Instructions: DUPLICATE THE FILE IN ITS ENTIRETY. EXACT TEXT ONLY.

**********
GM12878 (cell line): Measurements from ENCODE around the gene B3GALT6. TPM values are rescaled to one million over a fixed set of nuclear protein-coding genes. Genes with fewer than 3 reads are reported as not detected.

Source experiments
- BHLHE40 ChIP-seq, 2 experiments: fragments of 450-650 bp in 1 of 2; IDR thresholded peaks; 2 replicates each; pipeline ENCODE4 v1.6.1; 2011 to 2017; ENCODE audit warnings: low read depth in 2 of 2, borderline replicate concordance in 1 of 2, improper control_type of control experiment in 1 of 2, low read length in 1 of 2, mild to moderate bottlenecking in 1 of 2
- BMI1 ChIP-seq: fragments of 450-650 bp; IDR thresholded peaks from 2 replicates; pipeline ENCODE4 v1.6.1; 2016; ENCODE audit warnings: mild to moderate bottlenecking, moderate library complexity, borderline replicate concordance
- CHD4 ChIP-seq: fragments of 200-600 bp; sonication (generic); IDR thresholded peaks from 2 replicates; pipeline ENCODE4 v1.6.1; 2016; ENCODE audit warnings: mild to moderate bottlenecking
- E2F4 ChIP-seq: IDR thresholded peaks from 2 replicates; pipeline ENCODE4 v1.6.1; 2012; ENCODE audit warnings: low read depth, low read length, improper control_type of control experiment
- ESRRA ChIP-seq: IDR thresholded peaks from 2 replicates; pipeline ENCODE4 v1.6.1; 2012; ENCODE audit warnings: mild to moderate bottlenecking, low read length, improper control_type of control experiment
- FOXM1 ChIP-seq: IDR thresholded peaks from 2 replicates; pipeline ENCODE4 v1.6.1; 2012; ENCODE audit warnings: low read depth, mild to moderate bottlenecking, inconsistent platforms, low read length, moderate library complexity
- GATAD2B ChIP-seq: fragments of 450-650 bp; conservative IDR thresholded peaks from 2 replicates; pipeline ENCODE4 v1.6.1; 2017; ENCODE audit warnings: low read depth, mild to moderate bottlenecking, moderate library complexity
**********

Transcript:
GM12878 (cell line): Measurements from ENCODE around the gene B3GALT6. TPM values are rescaled to one million over a fixed set of nuclear protein-coding genes. Genes with fewer than 3 reads are reported as not detected.

Source experiments
- BHLHE40 ChIP-seq, 2 experiments: fragments of 450-650 bp in 1 of 2; IDR thresholded peaks; 2 replicates each; pipeline ENCODE4 v1.6.1; 2011 to 2017; ENCODE audit warnings: low read depth in 2 of 2, borderline replicate concordance in 1 of 2, improper control_type of control experiment in 1 of 2, low read length in 1 of 2, mild to moderate bottlenecking in 1 of 2
- BMI1 ChIP-seq: fragments of 450-650 bp; IDR thresholded peaks from 2 replicates; pipeline ENCODE4 v1.6.1; 2016; ENCODE audit warnings: mild to moderate bottlenecking, moderate library complexity, borderline replicate concordance
- CHD4 ChIP-seq: fragments of 200-600 bp; sonication (generic); IDR thresholded peaks from 2 replicates; pipeline ENCODE4 v1.6.1; 2016; ENCODE audit warnings: mild to moderate bottlenecking
- E2F4 ChIP-seq: IDR thresholded peaks from 2 replicates; pipeline ENCODE4 v1.6.1; 2012; ENCODE audit warnings: low read depth, low read length, improper control_type of control experiment
- ESRRA ChIP-seq: IDR thresholded peaks from 2 replicates; pipeline ENCODE4 v1.6.1; 2012; ENCODE audit warnings: mild to moderate bottlenecking, low read length, improper control_type of control experiment
- FOXM1 ChIP-seq: IDR thresholded peaks from 2 replicates; pipeline ENCODE4 v1.6.1; 2012; ENCODE audit warnings: low read depth, mild to moderate bottlenecking, inconsistent platforms, low read length, moderate library complexity
- GATAD2B ChIP-seq: fragments of 450-650 bp; conservative IDR thresholded peaks from 2 replicates; pipeline ENCODE4 v1.6.1; 2017; ENCODE audit warnings: low read depth, mild to moderate bottlenecking, moderate library complexity